These pigs can run, but they get distracted every few dozen feet with roots they can't resist digging up.  We scrambled out and XB went in on their left and I from behind, both of us a rake in hand. We found them quickly and began our effort to herd them back the several hundred metres to their pen, a task that would only work if the two of us worked out a strategy. When they walked towards me, I backed off a bit so they wouldn't dart past. Then XB would come behind them and steer them towards the edge of the forest and then our roles would switch. We carried on with this pattern until after a half hour they were back inside. Along the way, they would repeatedly run off into another patch of woods, delaying the inevitable capture.  Whenever they did this, they would first huddle together, as if to discuss their own footballesque play, and then would wander on but in a more skittish fashion.  Then they would dart in different directions, as if to fake us out.  Eventually they would find a safe spot in a patch of bramble and we would have to wait them out.  They are rebellious.  My assumption is they ate the wasp nest on their jaunt, just to be extra cheeky.

Since then we have been pasturing them at mealtime. They eat their hog mix and apples that fall from our tree and dig the earth while we watch. It's a bit like the supervised hour that inmates get outside. They remain unnamed and, as cute as they are, I have not become so attached to them that I won't be able to bear their being hauled away for slaughter. They don't have idiosyncrasies that I can detect that would endear me to them. But I hated the thought that they had been kidnapped or hit by a car or shot by a neighbor who saw them digging up their garden. Though they are just pigs that eat, sleep and escape when they can, they do bring out a protective impulse. Furthermore, they are our first attempt at raising farm animals, and I would be a boost of confidence to be able to raise them right and see two healthily fattened pigs a few months from now.

Monday, 9 September 2013

Leaving TO, Becoming Rural Folk

We loaded up a 24-foot Uhaul truck and, with it filled to the brim, bolted to the 401 in hopes that we would beat rush hour. We got caught up in accident traffic just the same and that had us lumbering along for the first hour of the drive before the frenzied pace began, the truck swaying in the current of passing semis, until soon we reached the more leisurely stretch toward Frontenac. We got in around sunset, unloaded what we could until sometime around midnight, at which point we called it a day.

We woke up the next morning rural folk. The sunrises are generally beautiful here.  But we did not take a leisurely breakfast on the porch that first morning. We got back to unpacking. And hammering nails, and calling farmers and feed dealers and custom ploughers.

After a long second day of unloading countless boxes, the burden of a hectic urban routine fading, the stillness struck me and a fear set in. It was mostly neuroses, but it went deep. The question “What on earth am I doing?” which I'd asked myself in a flippant tone many times before the move, suddenly weighed a ton. Bell (the phone company) revealed, after bouncing us from department to department and giving contradictory information, that, though they had confirmed weeks before that they would be installing our internet connection at the new residence, it turned out they didn't actually offer service where we were now.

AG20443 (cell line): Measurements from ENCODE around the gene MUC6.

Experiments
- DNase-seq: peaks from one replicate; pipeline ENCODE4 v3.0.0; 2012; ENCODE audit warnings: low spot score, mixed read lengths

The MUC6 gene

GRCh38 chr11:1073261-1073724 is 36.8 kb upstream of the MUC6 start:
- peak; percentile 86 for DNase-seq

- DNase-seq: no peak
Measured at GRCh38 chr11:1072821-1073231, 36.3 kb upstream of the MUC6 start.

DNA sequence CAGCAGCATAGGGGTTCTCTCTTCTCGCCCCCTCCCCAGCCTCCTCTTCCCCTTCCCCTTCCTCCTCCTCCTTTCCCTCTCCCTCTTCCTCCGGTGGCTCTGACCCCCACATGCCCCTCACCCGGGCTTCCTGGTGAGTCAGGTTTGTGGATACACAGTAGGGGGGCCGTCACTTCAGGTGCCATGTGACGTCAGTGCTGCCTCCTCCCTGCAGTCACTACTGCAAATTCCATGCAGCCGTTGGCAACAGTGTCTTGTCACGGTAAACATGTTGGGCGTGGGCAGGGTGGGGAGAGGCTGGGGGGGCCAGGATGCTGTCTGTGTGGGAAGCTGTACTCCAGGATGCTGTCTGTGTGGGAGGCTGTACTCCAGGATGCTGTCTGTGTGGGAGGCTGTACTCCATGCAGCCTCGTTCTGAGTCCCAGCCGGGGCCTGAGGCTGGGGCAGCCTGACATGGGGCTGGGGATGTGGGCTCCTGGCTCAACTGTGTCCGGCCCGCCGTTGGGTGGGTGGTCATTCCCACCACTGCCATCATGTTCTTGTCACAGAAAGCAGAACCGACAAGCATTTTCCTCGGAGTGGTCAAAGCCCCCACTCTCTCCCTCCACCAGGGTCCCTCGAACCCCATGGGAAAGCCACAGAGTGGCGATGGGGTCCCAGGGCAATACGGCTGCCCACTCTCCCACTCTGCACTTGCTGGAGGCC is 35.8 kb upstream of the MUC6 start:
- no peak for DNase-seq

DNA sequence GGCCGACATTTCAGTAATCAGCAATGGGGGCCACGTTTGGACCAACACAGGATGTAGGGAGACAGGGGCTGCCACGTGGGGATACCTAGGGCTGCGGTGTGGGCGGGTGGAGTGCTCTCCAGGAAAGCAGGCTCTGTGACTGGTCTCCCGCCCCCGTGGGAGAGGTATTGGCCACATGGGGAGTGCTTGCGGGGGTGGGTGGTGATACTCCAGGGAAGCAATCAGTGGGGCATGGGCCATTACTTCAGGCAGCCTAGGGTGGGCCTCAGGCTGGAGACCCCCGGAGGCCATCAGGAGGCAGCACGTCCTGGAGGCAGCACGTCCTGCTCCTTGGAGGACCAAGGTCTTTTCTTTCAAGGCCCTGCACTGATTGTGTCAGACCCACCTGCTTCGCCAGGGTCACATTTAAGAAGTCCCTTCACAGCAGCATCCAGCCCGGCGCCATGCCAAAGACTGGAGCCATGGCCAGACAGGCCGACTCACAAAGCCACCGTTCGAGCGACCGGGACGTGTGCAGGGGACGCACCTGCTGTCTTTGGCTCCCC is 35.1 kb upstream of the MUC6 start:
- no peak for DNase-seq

I read Thomas Pollack's War in the Country recently, which reveals much about the divisions between rural and urban Canada and the fact that the “country” is increasingly forgotten because it is seen as dying and irrelevant. This news furthered the revelation that only cities matter (I should point out that since then I have been recommended a few providers that are quite competitive and widely used where I am. It's not really out of range of the internet.)

But the fear of having grossly miscalculated on my life change still creeps in every day. For a little while that evening, I felt a dread at the image of myself 10 years from now – a sloppy yokel with junk piling up in the yard. 

Despite the general anxiety of living in a new place (which, in my experience, tends to be full of exaggeration and worst-case scenario creation) we are in a community that seems to value community. While we are in a politically conservative rural riding, where anti-government and anti-urban sentiment are not uncommon, and a smattering of xenophobia and homophobia exists, people here are mostly friendly, approachable and laid-back. There is a spirit of the back-to-the-lander movement, though nobody likes that term except me.

It's a place where, if you go up and knock on a stranger's door because someone told you she would be a good resource for learning about raising sheep, you will be greeted with only mild caution and then within seconds a warm conversation will have begun and before you know it, she will have given an hour of her time to explain her methods and happily put you in touch with several friends who can help further. And then the friends recommend more contacts. And suddenly you have learned a great deal about sheep and you sense that soon enough you will have landed a small herd because someone will connect you to a breeder who has none at the moment but who knows someone who does and will be happy to connect you.

I am encouraged to see signs of community. In the evenings, of course, I am reminded of the fact that I'm far from the distractions of the city.  I'm far from grocery stores, coffee shops, pubs, neon. The traffic zips by on the highway a few hundred metres away in one long strand and otherwise, it is quiet.